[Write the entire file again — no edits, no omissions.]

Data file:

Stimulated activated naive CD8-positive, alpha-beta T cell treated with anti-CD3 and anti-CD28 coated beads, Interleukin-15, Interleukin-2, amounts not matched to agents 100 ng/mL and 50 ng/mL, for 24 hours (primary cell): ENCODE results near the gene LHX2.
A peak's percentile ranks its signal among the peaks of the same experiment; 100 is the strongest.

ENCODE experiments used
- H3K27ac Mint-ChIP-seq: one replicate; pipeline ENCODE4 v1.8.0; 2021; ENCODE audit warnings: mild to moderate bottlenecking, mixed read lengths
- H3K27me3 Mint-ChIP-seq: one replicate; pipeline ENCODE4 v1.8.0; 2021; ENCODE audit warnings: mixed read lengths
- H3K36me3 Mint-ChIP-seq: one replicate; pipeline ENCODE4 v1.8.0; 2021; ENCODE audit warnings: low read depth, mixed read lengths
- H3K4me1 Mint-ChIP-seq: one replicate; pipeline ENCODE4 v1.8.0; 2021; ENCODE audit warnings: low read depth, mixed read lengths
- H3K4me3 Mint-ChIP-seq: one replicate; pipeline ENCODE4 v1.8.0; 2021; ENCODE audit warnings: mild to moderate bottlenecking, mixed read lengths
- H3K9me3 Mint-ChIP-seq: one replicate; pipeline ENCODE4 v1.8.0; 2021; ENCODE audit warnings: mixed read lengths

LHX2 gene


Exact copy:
Stimulated activated naive CD8-positive, alpha-beta T cell treated with anti-CD3 and anti-CD28 coated beads, Interleukin-15, Interleukin-2, amounts not matched to agents 100 ng/mL and 50 ng/mL, for 24 hours (primary cell): ENCODE results near the gene LHX2.
A peak's percentile ranks its signal among the peaks of the same experiment; 100 is the strongest.

ENCODE experiments used
- H3K27ac Mint-ChIP-seq: one replicate; pipeline ENCODE4 v1.8.0; 2021; ENCODE audit warnings: mild to moderate bottlenecking, mixed read lengths
- H3K27me3 Mint-ChIP-seq: one replicate; pipeline ENCODE4 v1.8.0; 2021; ENCODE audit warnings: mixed read lengths
- H3K36me3 Mint-ChIP-seq: one replicate; pipeline ENCODE4 v1.8.0; 2021; ENCODE audit warnings: low read depth, mixed read lengths
- H3K4me1 Mint-ChIP-seq: one replicate; pipeline ENCODE4 v1.8.0; 2021; ENCODE audit warnings: low read depth, mixed read lengths
- H3K4me3 Mint-ChIP-seq: one replicate; pipeline ENCODE4 v1.8.0; 2021; ENCODE audit warnings: mild to moderate bottlenecking, mixed read lengths
- H3K9me3 Mint-ChIP-seq: one replicate; pipeline ENCODE4 v1.8.0; 2021; ENCODE audit warnings: mixed read lengths

LHX2 gene